Friday, November 14, 2003

Edward Said: Obit

The Mystery of Edward Said:
Edward Said 1935-2003
Originally appeared in the Jerusalem Report
Date approximate

When I look back on an interview I did with Edward Said in 1999 (for the Atlantic Unbound), I am struck anew both by what I thought was extraordinary about the scholar and activist, and by what disturbed me about the man. At the time, Said was in remission from leukemia, the disease that finally killed him this past September 25, at the age of 67, but he knew the remission was temporary, and the illness was "insidiously creeping back." The long battle with leukemia, in fact, had prompted him to write his memoir, "Out Of Place," the publication of which was the occasion for my interview.

Sunday, August 3, 2003

Felix Gonzalez-Torres: Wrap Artist

First appeared in the Boston Globe.

CAN ART ILLUMINATE medicine? The exhibit “Pulse: Art, Healing, and Transformation,” on view at the Institute of Contemporary Art until Aug. 31, features an installation designed by the Brazilian artist Felix Gonzalez-Torres, who died of AIDS in 1996. Called “Untitled (Placebo),” the piece consists of a floor strewn with glittering, foil-wrapped candies, which visitors are invited to eat-as they apparently have, since the original 1,000-pound allotment seems much reduced.

Sweet relief: The placebo

First appeared in the Boston Globe.

Researchers at Harvard Medical School are putting the lowly placebo to the test. Can it establish itself as a legitimate remedy?

By Harvey Blume

IN THE 1960s, Saturday Review editor Norman Cousins, paralyzed by a degenerative disease that seemed well on the way to killing him, took batches of vitamin C, laughed his head off watching Marx Brothers movies, and experienced complete remission. Cousins gave total credit for his recovery to what he called the “doctor who resides within”-the placebo effect. 

Tuesday, May 13, 2003

WB On The Treadmill

WB On The Treadmill

"Benjamin thrills me in no small measure because he does not cohere, and beautifully."
R.B. Kitaj, apropos his painting "The Autumn of Central Paris (after Walter Benjamin)"

When, several years ago, I joined the gym I now go to, I kept imagining a short, stout Walter Benjamin in a black suit jacket sweating profusely on the treadmill next to me. This wasn't the WB who had been snatched up and translated into an afterlife of often tortured academic discourse. It wasn't the WB of a dense thesis that flunked him out of graduate school, nor of the incomparable essays. Nor yet was this the WB of hashish writings so lovely they can make you wonder if all his writing, all his thinking, aspired to that state, the state of poetry, and to ask, further, if it wasn't the poetic, not to say stoned, immediacy of WB's best prose that left his censorious buddy, Theodore Adorno, in the dialectical dust.

WB on the treadmill, half soft flesh, half shimmering cartoon mirage, was a WB who had put the pen down, a WB of the very last days, on his last legs, hauling a bulging briefcase over a mountain with the Gestapo on his trail. This was a WB who had come back to burn off calories if he could, and to retroactively repair a cardiac arrhythmia. He had a mountain on his mind, one he had lacked the fortitude to scale more than once in the fall of 1940, so that when guards on the Spanish side of the Pyrenees told him he would have to go back to Nazi occupied France, he chose suicide rather than another climb.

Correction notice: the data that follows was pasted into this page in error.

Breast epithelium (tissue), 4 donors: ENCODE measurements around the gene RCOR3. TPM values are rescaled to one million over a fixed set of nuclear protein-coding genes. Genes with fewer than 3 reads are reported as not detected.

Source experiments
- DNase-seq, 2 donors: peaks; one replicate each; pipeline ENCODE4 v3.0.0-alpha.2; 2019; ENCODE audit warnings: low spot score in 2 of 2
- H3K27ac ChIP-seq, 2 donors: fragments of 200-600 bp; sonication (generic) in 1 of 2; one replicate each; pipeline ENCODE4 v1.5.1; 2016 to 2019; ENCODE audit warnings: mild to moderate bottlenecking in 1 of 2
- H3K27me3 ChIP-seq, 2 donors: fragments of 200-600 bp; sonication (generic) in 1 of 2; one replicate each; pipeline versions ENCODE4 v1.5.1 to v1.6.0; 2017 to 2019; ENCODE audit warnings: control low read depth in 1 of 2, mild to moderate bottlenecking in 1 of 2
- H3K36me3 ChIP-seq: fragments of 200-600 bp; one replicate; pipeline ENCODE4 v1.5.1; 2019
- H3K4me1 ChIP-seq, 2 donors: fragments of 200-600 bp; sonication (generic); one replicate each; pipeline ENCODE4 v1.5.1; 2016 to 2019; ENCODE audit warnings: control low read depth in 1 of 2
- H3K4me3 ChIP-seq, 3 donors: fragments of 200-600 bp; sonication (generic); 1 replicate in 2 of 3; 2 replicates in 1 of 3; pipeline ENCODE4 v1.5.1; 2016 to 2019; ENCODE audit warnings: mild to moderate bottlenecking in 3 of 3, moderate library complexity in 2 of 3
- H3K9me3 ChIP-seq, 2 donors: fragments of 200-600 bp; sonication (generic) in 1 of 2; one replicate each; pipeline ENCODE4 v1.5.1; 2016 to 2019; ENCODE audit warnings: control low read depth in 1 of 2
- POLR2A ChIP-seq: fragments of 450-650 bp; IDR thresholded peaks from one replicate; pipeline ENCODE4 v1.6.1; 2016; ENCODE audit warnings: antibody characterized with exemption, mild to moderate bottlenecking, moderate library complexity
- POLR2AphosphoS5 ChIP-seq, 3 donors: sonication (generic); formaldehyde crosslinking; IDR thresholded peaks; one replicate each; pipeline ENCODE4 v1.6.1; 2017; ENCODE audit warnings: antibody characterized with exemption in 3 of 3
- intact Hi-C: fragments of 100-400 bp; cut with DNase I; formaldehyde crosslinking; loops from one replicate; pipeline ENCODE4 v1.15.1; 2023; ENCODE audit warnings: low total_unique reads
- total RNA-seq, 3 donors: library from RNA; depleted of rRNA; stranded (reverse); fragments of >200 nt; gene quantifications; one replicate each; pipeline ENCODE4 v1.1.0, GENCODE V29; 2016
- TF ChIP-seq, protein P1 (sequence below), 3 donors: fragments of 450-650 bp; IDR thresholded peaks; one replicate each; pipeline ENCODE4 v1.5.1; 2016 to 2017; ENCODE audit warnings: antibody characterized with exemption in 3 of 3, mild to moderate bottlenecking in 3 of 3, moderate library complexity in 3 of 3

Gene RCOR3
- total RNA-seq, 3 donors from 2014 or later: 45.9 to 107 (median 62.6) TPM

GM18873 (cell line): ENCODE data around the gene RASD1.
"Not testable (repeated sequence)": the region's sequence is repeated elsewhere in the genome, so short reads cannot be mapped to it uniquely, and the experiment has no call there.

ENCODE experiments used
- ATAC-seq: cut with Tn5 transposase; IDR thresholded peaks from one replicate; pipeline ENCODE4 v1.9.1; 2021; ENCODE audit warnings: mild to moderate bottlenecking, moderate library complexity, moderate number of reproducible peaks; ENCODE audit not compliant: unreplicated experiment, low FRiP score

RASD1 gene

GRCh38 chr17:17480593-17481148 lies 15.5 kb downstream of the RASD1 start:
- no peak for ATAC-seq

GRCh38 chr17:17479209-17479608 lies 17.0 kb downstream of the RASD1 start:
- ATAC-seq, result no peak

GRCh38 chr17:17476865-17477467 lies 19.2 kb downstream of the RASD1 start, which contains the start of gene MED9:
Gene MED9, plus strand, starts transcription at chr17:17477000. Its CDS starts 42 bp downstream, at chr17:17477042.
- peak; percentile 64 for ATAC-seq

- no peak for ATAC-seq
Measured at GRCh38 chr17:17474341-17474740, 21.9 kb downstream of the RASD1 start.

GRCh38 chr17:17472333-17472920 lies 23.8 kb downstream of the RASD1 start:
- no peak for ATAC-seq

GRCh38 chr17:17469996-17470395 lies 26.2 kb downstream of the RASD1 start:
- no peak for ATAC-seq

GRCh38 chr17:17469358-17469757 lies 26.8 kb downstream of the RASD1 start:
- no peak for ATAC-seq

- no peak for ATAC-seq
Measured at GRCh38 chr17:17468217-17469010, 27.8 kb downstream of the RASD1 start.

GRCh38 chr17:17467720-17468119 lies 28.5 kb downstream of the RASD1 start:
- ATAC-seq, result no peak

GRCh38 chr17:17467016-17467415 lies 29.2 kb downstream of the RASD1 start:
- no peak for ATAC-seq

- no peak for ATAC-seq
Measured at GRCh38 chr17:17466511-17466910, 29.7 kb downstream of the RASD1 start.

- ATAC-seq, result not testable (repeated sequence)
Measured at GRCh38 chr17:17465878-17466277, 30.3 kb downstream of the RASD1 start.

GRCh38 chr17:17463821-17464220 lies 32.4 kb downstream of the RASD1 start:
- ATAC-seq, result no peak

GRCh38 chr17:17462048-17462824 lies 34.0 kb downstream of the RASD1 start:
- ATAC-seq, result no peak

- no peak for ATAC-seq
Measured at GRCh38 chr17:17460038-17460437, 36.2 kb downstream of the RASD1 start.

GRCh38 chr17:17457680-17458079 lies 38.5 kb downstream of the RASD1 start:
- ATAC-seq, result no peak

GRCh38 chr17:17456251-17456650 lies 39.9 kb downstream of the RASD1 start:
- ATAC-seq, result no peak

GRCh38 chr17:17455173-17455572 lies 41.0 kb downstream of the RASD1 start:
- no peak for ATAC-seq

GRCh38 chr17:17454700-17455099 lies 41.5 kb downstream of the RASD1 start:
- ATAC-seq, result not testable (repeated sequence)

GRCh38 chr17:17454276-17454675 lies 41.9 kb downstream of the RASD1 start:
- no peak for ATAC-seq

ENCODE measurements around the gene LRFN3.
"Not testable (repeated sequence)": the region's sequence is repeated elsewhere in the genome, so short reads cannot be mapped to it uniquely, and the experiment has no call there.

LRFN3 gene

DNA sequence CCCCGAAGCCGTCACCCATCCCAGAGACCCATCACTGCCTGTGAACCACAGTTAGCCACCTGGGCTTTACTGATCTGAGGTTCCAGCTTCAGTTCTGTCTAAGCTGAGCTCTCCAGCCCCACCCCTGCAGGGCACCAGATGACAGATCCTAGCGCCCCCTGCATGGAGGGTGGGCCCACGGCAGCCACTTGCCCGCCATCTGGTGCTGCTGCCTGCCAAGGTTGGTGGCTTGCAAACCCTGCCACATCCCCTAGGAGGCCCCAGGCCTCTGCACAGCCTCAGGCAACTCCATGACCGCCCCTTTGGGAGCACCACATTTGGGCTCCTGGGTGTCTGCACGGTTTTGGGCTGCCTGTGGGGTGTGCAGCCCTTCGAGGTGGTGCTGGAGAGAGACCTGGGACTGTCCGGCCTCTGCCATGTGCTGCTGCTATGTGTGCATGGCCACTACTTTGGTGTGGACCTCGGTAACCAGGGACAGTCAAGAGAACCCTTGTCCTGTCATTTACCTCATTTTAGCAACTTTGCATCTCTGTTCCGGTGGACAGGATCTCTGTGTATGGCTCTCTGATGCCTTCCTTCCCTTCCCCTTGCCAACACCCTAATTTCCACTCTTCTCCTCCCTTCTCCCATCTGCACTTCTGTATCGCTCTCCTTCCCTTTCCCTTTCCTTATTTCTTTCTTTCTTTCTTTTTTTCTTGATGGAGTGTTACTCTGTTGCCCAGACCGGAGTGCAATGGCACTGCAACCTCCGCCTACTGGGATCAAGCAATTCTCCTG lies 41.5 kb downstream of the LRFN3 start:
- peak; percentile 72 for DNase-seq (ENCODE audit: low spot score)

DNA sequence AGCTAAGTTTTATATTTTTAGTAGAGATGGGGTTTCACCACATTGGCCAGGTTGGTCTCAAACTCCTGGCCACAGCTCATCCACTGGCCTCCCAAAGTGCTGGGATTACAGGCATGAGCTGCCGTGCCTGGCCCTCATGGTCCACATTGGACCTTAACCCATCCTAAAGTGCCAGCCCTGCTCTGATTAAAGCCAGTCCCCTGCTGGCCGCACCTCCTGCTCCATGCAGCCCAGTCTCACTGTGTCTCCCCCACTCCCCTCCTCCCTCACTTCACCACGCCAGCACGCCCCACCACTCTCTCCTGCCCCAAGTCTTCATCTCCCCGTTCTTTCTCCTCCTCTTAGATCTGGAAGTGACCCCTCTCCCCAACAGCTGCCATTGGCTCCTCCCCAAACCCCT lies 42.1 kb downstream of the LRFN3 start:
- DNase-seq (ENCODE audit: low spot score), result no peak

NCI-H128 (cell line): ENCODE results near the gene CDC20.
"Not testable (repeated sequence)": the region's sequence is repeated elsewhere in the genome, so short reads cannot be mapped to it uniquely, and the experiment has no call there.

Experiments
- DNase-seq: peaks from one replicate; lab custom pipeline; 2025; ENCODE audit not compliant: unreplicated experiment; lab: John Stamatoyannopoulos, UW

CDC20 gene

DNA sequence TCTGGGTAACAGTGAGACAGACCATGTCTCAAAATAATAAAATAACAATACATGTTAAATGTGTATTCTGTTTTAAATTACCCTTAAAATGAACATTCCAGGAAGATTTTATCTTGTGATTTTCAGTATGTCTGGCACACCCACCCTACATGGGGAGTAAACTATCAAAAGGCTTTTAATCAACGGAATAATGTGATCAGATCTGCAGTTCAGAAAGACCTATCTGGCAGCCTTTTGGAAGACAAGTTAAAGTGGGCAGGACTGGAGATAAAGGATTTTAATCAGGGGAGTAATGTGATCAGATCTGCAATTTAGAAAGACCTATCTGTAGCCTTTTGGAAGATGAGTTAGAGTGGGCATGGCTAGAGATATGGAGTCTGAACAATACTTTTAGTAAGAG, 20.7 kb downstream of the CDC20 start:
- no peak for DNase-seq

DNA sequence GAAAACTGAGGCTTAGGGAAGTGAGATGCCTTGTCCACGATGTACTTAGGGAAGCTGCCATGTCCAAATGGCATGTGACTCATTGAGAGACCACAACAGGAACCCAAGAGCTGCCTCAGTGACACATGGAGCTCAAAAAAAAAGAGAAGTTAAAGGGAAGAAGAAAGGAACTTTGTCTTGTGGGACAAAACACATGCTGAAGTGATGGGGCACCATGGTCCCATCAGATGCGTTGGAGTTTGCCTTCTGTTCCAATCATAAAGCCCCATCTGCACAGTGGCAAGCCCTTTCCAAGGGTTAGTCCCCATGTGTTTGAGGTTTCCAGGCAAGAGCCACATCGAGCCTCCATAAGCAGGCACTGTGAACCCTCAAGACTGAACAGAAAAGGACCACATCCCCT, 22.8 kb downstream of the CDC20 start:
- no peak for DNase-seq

I was drawn to everything pertaining to his last days, not least of all the particulars of Weimer heart ache. It turned out that "soldier's heart" commonly afflicted returnees from World War I who had come close enough to an exploding shell for it to permanently disrupt cardiac rhythm. WB, who never fought in the war, seemed to have contracted a sympathetic version of the complaint, a zeitgeist arrhythmia. And I found improbabilities bordering, to my mind, on wonders about Benjamin's last days, and also moments when his peculiar character, the character of an incessantly hounded, endlessly resolute man, shone through.

Sunday, February 16, 2003

The Culture of Autism

First appeared in the Boston Globe.

Inward-looking autistics often display remarkable artistic gifts: What do their talents tell us about their minds--and the history of Western Art?

WHAT IF THE Rain Man drew or painted? What if an autistic savant, like the Dustin Hoffman character in the movie of that title, was a talented artist, rather than a human computer who could multiply 4,343 by 1,234 almost as fast you can blink?

Wednesday, January 1, 2003

Book Review: The Puppet and the Dwarf: The Perverse Core of Christianity by Slavoj Žižek

Originally appeared on the WBUR web site.

Slavoj Žižek, "The Puppet and the Dwarf: The Perverse Core of Christianity"

By Harvey Blume

Though born in Slovenia (then part of Yugoslavia) in 1949, Slavoj Zizek belongs to that most slippery school of recent French thought: he's a Lacanian. Jaques Lacan, who died in 1981, was a Parisan psychoanalyst whose tantalizing departures from orthodox Freudianism prompted the English writer Adam Phillips to label him an "inspired" albeit "bizarre analyst." Lacan's work resists simple capsulization, but you can get a taste for the kind of post-Freudian hi-jinks that have made Zizek's high-flying academic reputation just by taking a good look at the front and back covers of "The Puppet and the Dwarf."